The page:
Alfred Jarry Archipelago — La valse des pantins — Acte II
Alfred Jarry Archipelago
La valse des pantins — Acte II
Past: October 18, 2015 → February 14, 2016
All most people remember of Jarry is the King Ubu furore, which overshadows a complex body of work marked by radical experimentation and an unmannerly blending of genres. In bringing together a remarkable group of one-of-a-kind international artists, Alfred Jarry Archipelago demonstrates that an entire register of current art and performance is shot through with potent, “Jarryesque” transgression.
“Because this boy — who wore size 36 shoes and who, brokenhearted, went to his friend Mallarmé’s funeral wearing a lemon yellow pair stolen from his lady friend Rachilde; who, when he was born at the age of 15, was already the child he would be when he died at 34; who knew at once that ”To live = To cease to exist“; who spent his life yo-yoing at up to 300 km/h between the lands of ”shitr“ and the absolute; who left behind wonders that would knock you flat; who staked his entire existence on literature and played with a revolver, claiming that it was ”as beautiful as literature“ — completely escapes the clutches of literature.”
Annie Le Brun
In his poetry, plays and drawings Alfred Jarry (1873-1907) shattered the boundaries of the social, moral and aesthetic order of the late 19th century. Like a thunderclap, his King Ubu’s famed “Shitr!” paved the way for for the modernity that was waiting in the wings: from Marcel Duchamp to Harald Szeemann, and including the Futurists, the Surrealists, the Conceptuals and all the many others indebted to this “proto- Dadaist”.
Between the turn of one century and that of its successor Jarry’s work and ideas seem to have breathed new life into society and art. The abolition of limits — to disciplines, identity, good sense, good taste — that he explored in his life and his work, led him to a totally new approach to drama, the body and language; as well as issues of domination, whether related to desire, knowledge or power. Homing in a selection of Jarryesque motifs, Alfred Jarry Archipelago sets out to pinpoint their reappearance in the visual arts, on the cusp of theatre, dance and literature.
In his celebrated pataphysical manifesto Exploits and Opinions of Dr Faustroll, Pataphysician Jarry describes an initiatory island-hopping voyage that abolishes factual geography in favour of its artistic equivalent. Each chapter of Book 3 recounts a landfall on an imaginary island dedicated to a writer or artist of the time. If he were sailing through today’s world, what kind of landscape of the last century would Jarry orchestrate ?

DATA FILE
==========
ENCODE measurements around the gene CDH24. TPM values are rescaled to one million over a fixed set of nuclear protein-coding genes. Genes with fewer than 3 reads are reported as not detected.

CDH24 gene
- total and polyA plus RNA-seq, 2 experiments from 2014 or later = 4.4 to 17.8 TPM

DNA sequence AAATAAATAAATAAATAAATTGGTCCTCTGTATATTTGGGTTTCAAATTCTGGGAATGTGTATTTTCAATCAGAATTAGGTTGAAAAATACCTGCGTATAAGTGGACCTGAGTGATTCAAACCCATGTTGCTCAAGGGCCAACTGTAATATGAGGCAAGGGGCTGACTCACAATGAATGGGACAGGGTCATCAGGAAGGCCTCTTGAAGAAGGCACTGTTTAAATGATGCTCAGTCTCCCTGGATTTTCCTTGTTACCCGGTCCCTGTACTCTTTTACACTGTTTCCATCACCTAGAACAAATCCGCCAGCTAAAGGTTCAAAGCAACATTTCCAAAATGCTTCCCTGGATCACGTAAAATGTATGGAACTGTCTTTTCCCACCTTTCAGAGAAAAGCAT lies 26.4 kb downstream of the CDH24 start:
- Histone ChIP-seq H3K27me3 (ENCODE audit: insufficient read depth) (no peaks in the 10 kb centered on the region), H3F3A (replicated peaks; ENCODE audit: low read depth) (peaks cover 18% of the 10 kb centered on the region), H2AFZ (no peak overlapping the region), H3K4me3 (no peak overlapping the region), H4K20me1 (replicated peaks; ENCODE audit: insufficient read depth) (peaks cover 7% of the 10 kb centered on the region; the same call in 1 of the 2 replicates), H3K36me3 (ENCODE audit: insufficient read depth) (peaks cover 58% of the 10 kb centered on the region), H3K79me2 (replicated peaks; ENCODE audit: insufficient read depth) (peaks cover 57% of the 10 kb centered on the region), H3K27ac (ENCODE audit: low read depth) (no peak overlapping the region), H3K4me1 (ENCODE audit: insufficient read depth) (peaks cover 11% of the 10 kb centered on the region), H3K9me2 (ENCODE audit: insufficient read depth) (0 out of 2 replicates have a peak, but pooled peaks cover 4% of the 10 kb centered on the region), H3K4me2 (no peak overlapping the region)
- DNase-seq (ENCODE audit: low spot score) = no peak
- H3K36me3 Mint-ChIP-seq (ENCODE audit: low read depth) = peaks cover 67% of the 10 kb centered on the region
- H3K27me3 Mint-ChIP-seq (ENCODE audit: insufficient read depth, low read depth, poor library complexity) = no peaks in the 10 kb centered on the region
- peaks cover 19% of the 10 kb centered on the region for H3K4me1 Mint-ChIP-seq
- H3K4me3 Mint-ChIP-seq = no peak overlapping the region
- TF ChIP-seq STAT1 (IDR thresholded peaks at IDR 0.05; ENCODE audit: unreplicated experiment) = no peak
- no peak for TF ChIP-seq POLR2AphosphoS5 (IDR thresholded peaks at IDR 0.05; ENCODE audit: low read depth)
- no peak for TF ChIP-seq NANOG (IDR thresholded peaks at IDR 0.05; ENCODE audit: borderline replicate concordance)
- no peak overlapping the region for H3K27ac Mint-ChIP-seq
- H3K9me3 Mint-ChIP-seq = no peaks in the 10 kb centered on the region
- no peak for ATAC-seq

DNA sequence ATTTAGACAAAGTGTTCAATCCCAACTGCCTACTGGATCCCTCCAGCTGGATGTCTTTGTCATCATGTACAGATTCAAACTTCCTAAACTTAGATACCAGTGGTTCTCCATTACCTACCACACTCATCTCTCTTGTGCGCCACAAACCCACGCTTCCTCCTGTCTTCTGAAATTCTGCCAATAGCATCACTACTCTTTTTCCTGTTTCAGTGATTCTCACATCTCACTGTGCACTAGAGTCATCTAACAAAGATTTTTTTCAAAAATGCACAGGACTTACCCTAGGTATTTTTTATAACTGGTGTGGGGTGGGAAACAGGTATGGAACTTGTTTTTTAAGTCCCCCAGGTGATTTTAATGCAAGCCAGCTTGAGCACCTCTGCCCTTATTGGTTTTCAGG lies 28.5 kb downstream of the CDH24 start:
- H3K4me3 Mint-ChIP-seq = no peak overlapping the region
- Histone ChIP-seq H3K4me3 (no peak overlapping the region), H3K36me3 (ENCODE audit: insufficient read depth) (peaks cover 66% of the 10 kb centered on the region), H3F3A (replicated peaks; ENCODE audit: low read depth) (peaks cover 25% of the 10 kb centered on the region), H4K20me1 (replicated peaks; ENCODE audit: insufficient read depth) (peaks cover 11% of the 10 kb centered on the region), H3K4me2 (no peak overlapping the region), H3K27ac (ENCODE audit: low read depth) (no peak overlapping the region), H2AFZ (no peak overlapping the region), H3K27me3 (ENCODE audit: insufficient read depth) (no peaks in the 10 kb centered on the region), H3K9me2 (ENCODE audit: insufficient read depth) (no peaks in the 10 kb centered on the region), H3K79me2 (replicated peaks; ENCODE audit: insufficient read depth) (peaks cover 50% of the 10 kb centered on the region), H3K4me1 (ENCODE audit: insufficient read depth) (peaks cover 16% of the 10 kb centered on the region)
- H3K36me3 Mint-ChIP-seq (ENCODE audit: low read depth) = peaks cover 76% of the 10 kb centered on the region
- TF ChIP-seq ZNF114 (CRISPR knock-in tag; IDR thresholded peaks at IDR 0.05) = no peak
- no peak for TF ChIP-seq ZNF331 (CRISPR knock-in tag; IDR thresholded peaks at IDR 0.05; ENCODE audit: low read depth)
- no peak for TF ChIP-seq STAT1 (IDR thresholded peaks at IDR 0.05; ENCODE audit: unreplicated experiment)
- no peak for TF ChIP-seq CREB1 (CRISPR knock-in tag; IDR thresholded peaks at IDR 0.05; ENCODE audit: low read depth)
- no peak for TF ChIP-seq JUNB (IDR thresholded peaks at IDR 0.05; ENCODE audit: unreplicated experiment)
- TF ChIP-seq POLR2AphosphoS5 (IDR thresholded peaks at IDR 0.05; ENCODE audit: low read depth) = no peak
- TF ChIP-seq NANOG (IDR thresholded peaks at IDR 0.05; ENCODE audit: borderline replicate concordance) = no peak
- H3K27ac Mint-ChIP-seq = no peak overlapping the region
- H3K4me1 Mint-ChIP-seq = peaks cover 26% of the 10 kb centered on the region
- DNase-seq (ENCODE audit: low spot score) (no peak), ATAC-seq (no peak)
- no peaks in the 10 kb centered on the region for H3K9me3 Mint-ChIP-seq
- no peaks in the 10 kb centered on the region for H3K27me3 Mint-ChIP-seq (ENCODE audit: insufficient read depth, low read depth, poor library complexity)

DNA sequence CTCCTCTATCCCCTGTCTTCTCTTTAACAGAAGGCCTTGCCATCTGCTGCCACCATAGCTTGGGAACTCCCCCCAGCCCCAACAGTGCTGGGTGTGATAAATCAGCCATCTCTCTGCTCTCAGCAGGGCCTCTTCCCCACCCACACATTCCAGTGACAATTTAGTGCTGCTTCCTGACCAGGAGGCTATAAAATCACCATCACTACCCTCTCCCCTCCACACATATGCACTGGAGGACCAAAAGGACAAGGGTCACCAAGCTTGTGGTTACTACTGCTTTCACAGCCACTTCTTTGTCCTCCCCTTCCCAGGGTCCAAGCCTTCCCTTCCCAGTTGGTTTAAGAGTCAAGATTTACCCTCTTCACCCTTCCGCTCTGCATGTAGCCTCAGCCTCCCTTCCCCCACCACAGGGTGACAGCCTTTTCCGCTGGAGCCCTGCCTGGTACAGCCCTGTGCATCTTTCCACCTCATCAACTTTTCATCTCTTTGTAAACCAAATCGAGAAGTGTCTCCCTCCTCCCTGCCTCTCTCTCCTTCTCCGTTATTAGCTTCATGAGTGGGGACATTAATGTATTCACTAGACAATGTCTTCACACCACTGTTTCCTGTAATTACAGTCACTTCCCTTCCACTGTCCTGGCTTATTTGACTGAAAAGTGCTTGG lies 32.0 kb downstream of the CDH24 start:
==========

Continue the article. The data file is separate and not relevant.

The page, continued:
In the same spirit Alfred Jarry Archipelago invites him along as a posthumous curator : for a string of islands embodying the works of various artists and sketching an uncompromisingly subjective view of his heritage. Unfolding over several months, in different places and in different shapes and forms — group and solo exhibitions, screenings, performances, encounters — the project will be rounded off with a major catalogue.
Alfred Jarry Archipelago is initiated by Le Quartier, Centre for Contemporary Art in Quimper (France), La Ferme du Buisson Centre for Contemporary Art in Noisiel (France), and the Museo Marino Marini in Florence (Italy). The venture is part of Piano, the Franco-Italian art exchange platform, in collaboration with M Museum and Playground in Louvain (Belgium).
Opening Sunday, October 18, 2015 at 4 PM
Lecture de William Anastasi avec la participation de Vincent Thomasset. Navette gratuite sur réservation au 01 64 62 77 77 / départ devant l’Opéra Bastille à 15h30 / retour à 18h.
Performance Day — Alfred Jarry Archipelago
Saturday, February 13, 2016 2 PM → 12 AM
Performance Day is a new, annual event, with international artists and curators being invited to make use of our theatre space. The aim is to work with other art bodies and festivals, with an emphasis on sharing insights and (co)producing hybrid works of art.
Allée de la Ferme
T. 01 64 62 77 00 — F. 01 64 62 77 99
Wednesday – Sunday, 2 PM – 7:30 PM
Fermeture exceptionnelle les 24, 25, 31 déc et le 1er jan
Entrée libre pour toutes les expositions